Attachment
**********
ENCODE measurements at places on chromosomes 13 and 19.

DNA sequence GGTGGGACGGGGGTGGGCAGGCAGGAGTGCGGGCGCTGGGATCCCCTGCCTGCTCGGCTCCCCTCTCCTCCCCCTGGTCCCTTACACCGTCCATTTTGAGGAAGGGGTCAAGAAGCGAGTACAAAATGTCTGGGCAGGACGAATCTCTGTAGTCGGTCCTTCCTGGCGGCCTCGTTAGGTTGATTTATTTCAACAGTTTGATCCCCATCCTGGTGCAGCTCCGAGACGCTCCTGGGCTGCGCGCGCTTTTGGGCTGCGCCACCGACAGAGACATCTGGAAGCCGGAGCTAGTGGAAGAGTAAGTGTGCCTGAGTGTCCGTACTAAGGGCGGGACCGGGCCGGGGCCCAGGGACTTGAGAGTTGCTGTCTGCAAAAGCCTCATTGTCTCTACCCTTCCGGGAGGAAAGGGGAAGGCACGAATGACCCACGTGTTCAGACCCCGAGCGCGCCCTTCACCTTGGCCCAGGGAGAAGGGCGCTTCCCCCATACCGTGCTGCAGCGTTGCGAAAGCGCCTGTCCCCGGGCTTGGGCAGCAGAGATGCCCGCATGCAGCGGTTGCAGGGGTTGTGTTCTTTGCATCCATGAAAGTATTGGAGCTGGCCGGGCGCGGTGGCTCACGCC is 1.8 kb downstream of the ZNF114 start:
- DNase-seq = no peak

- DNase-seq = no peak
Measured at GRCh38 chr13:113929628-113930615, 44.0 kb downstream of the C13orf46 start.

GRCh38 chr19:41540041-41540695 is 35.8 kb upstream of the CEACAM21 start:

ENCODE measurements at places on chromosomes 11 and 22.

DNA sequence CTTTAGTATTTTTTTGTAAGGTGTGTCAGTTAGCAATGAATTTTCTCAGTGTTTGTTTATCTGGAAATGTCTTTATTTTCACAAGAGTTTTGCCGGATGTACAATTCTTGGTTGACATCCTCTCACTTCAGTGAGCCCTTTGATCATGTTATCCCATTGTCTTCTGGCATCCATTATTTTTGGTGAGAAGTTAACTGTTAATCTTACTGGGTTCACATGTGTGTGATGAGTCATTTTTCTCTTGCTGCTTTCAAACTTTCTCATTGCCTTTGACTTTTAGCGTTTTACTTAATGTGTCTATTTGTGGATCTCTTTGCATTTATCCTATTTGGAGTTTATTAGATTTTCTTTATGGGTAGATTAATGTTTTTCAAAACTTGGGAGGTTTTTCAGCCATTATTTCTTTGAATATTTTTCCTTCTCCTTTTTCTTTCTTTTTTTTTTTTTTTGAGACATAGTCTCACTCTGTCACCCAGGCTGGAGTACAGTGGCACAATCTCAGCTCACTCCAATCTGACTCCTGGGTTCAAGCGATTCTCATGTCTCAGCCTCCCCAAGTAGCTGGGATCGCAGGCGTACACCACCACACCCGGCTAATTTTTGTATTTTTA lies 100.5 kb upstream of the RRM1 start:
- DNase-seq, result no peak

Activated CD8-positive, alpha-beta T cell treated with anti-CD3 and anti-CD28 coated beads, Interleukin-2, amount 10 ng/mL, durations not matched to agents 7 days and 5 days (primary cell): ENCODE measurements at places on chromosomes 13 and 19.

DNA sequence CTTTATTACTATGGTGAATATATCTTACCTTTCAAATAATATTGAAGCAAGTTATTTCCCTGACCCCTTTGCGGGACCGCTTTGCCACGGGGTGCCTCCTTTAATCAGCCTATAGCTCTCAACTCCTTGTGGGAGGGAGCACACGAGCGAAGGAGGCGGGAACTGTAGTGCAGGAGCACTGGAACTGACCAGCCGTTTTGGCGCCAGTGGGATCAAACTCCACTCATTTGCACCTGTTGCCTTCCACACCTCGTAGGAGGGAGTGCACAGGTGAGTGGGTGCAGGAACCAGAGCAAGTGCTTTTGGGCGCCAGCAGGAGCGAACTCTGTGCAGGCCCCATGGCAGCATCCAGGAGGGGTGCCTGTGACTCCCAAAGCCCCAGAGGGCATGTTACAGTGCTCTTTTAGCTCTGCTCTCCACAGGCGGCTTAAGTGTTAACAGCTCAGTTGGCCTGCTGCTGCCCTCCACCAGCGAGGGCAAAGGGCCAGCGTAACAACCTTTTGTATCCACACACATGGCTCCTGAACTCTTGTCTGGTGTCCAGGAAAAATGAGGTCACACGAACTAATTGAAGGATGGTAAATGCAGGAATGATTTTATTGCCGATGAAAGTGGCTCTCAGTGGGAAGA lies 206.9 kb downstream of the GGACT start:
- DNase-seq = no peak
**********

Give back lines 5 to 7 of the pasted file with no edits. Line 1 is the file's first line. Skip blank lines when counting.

Measured at GRCh38 chr13:113929628-113930615, 44.0 kb downstream of the C13orf46 start.

GRCh38 chr19:41540041-41540695 is 35.8 kb upstream of the CEACAM21 start:

ENCODE measurements at places on chromosomes 11 and 22.